Financial suggestions from an old fart (a reprise)

Recognizing there are many places for financial advice, as an old fart, I thought I would offer some specific examples on ways to save money. Some of these are in reaction to various conversations I have had with my children, nieces and nephews, but regardless of age, it does not hurt to validate your thinking from time to time. Please take these for what they are worth, examples of lessons learned, pitfalls avoided and plans executed when I was prescient enough to listen to someone else beforehand. NOTE: I am not a financial advisor, so please do not interpret this as coming from such.

  • Don’t have too many credit cards. I have one debit and two credit cards – you will pile up too much debt otherwise and expose yourself to identity theft with too many. Pay down your largest interest rate first and close it out. Don’t just cut up the card, cancel it as identity theft can still occur – trust me on this.
  • If you are working and have access to a 401(k) or 403(b) plan, for God’s sake use it. If there is a match, find a way to contribute up to the maximum match percentage. You will retire from some place and the cash provides cushion if you are laid off (company’s do that and it has happened to people who are better at their jobs than you are). You are throwing money away otherwise.
  • Do not play the lottery. I repeat, do not play the lottery. You might as well throw the money out the window. Lotteries are a regressive tax – it means people who can least afford to pay taxes, contribute to the lottery. Use the money instead in the 401(k) or 403(b) plan.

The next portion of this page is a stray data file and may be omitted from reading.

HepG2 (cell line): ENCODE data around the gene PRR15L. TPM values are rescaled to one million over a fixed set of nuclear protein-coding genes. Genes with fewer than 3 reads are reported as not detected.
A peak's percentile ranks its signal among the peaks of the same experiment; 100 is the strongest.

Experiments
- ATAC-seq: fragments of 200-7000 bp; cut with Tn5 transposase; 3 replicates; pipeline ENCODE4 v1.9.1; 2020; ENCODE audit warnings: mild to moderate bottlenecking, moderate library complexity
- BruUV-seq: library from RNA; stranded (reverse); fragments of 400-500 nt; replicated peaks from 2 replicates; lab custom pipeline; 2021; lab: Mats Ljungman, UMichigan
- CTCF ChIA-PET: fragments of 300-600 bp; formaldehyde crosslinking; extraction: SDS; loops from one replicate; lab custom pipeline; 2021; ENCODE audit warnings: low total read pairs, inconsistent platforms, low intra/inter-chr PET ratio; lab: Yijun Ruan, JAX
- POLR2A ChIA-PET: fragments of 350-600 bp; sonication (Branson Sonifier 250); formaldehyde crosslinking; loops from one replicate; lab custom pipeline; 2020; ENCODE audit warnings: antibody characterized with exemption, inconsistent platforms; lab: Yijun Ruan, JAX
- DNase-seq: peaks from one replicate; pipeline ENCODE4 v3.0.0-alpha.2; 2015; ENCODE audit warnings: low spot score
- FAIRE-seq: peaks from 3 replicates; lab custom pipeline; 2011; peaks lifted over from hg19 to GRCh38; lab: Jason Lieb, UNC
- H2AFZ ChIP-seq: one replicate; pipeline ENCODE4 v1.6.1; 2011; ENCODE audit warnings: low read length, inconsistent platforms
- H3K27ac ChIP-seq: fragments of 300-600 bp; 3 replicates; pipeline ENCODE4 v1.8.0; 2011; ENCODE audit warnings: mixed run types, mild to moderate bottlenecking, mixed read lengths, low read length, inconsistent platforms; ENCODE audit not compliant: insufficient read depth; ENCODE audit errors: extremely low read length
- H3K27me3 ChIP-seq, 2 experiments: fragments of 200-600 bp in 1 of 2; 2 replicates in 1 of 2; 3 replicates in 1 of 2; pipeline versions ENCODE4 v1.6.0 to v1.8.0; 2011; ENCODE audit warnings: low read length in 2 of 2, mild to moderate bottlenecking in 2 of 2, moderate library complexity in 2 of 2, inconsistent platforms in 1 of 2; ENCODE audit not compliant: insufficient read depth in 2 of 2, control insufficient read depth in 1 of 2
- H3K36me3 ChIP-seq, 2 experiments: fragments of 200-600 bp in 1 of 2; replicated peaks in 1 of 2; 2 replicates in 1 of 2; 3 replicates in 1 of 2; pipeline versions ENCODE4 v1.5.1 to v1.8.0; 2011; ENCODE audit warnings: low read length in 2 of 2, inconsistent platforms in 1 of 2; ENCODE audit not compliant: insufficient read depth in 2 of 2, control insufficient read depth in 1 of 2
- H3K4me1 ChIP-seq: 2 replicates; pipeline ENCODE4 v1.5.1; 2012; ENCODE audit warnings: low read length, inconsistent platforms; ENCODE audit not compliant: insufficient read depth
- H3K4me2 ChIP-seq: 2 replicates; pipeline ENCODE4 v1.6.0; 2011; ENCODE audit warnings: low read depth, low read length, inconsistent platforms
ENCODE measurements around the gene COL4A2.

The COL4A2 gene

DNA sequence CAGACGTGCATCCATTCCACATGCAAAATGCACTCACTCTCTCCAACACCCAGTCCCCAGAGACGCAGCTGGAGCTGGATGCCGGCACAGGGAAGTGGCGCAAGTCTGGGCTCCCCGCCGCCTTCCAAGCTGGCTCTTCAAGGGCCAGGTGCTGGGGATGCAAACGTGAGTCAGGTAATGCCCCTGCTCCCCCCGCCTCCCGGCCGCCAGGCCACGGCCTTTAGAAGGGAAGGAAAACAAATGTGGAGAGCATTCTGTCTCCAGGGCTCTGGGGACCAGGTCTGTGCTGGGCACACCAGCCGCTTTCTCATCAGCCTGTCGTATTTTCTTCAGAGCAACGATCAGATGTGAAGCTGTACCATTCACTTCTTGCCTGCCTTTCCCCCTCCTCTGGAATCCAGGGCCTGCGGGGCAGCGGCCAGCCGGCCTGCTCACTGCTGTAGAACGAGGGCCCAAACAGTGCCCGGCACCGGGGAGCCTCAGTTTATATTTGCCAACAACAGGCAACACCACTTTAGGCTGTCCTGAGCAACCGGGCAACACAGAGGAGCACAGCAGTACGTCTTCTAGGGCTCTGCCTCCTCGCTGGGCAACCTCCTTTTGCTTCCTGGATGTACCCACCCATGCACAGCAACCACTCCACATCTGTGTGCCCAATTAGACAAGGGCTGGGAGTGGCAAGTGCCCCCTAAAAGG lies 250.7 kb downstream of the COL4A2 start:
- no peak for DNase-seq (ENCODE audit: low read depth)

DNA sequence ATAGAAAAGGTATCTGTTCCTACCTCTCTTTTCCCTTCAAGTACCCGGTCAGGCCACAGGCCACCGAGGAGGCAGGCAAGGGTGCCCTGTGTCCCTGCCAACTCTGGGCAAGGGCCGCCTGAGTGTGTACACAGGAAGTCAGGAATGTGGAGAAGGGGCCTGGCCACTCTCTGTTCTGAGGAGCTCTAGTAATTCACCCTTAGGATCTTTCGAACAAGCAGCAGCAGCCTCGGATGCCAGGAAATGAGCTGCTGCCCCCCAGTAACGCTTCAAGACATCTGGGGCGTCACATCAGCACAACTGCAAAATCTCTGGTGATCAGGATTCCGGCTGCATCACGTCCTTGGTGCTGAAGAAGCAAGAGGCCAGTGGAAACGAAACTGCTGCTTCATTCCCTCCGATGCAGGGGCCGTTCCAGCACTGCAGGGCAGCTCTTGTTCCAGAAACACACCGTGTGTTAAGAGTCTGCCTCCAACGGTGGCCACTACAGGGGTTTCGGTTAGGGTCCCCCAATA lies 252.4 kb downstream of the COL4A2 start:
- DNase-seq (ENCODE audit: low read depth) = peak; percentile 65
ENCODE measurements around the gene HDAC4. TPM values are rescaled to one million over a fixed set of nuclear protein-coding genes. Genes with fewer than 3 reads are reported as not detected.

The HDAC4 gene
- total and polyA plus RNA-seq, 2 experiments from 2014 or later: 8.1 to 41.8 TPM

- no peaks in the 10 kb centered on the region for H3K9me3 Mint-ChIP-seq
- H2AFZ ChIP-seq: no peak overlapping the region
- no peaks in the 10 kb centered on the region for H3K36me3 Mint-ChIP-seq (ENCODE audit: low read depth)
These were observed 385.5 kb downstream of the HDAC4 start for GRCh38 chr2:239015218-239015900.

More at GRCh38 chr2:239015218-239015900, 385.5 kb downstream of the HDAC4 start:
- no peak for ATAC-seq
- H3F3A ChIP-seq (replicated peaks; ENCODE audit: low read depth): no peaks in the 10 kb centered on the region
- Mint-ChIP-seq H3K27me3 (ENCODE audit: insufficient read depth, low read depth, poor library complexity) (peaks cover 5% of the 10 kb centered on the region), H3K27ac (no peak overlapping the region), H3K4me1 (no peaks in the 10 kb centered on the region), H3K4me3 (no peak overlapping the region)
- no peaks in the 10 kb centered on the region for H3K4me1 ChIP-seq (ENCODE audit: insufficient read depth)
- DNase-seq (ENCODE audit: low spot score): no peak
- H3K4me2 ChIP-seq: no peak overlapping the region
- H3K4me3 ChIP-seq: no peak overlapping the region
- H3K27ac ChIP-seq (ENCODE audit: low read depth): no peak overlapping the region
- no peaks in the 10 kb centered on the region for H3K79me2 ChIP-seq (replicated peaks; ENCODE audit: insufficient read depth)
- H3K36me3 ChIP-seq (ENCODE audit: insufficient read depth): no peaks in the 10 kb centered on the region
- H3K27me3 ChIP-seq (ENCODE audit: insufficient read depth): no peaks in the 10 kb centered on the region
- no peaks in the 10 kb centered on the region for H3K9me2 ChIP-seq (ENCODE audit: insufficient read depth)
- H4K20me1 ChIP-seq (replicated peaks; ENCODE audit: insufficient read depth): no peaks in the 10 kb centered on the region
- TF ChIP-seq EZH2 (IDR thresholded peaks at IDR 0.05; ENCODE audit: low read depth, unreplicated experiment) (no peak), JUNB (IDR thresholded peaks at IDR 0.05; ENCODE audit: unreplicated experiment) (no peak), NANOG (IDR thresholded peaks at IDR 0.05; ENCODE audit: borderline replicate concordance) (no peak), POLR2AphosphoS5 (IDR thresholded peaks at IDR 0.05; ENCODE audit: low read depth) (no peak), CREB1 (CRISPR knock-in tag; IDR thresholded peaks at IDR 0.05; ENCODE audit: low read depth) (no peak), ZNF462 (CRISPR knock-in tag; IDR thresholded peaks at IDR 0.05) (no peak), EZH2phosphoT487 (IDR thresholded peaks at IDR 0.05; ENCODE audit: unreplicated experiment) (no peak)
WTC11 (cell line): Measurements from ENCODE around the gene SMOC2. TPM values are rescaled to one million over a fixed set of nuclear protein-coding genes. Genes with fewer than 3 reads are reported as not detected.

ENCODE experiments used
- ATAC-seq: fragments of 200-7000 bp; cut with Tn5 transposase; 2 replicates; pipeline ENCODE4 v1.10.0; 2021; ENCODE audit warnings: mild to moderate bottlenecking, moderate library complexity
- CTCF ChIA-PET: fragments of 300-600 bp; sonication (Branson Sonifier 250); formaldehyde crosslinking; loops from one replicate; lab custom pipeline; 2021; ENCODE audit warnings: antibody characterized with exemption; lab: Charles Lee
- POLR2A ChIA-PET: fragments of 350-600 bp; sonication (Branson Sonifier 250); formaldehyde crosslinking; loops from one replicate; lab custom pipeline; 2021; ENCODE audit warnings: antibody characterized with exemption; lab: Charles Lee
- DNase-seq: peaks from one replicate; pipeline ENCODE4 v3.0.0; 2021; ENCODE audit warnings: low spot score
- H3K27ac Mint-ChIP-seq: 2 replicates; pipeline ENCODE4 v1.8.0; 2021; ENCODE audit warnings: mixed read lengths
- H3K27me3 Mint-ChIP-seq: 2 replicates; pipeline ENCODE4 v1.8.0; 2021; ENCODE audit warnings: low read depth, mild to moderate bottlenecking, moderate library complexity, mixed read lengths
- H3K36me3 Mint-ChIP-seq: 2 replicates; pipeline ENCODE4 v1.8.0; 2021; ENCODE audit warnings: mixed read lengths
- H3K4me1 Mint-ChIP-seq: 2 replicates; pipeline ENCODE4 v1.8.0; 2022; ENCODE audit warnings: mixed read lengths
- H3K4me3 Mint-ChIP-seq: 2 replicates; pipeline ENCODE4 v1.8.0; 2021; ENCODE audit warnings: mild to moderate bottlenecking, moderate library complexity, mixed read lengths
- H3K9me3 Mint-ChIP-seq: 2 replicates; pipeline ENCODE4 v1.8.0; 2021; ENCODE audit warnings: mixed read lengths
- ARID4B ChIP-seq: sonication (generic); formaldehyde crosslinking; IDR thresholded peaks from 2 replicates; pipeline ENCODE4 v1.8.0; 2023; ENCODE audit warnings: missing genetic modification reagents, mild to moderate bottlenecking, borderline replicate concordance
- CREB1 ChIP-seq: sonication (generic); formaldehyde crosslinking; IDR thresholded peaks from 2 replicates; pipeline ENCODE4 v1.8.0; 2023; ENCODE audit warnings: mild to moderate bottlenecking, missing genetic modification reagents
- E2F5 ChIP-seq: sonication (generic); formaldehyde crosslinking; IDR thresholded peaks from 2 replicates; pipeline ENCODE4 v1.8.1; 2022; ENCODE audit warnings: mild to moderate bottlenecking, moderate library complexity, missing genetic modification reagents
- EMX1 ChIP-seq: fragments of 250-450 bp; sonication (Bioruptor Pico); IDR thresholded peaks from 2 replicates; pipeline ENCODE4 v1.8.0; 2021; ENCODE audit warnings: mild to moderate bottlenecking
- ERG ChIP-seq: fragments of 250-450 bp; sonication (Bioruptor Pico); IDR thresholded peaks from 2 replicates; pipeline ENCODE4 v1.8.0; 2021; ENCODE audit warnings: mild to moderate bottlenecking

• Avoid online fantasy team and sports betting. You are playing against an audience using multi-variable regression tools for their predictions. A very small percentage of people win the bulk of the money, with everyone else in the red. If you do play, set a small budget.
  • Avoid payday lending. In the bible, usury is a sin. In Dante’s Inferno, there is a level of Hell for payday lenders of the day. These guys are a step away from legbreakers. You will go into a death spiral of debt if you succumb.
  • If you can’t get a job, try volunteering for a charity group. The networking is good as people will see your energies on showcase in a good way. Plus, the psychic income is rich. By working, you will avoid depressive thoughts and can use your energy in a positive way. Some non-profits may be able to figure out a way to get you some income. Plus, you can see ways to tap services if needed.
  • If you have some money to invest – think dividend paying stocks with low P/E (price to earnings) ratios. Take the price per share of the stock and divide it by the earnings per share. If 20 or under, it may be worth the effort. These companies may also have Dividend or Customer Purchase plans you can access online. This means you buy the stock without a sales charge driectly from the company.
  • You do not need to own the newest gadget or thing. Companies do this to get you to buy something. I am not impressed by who owns what. Most people are not. If people are more impressed by your gadgets than you, then you may want to hang around a different crowd.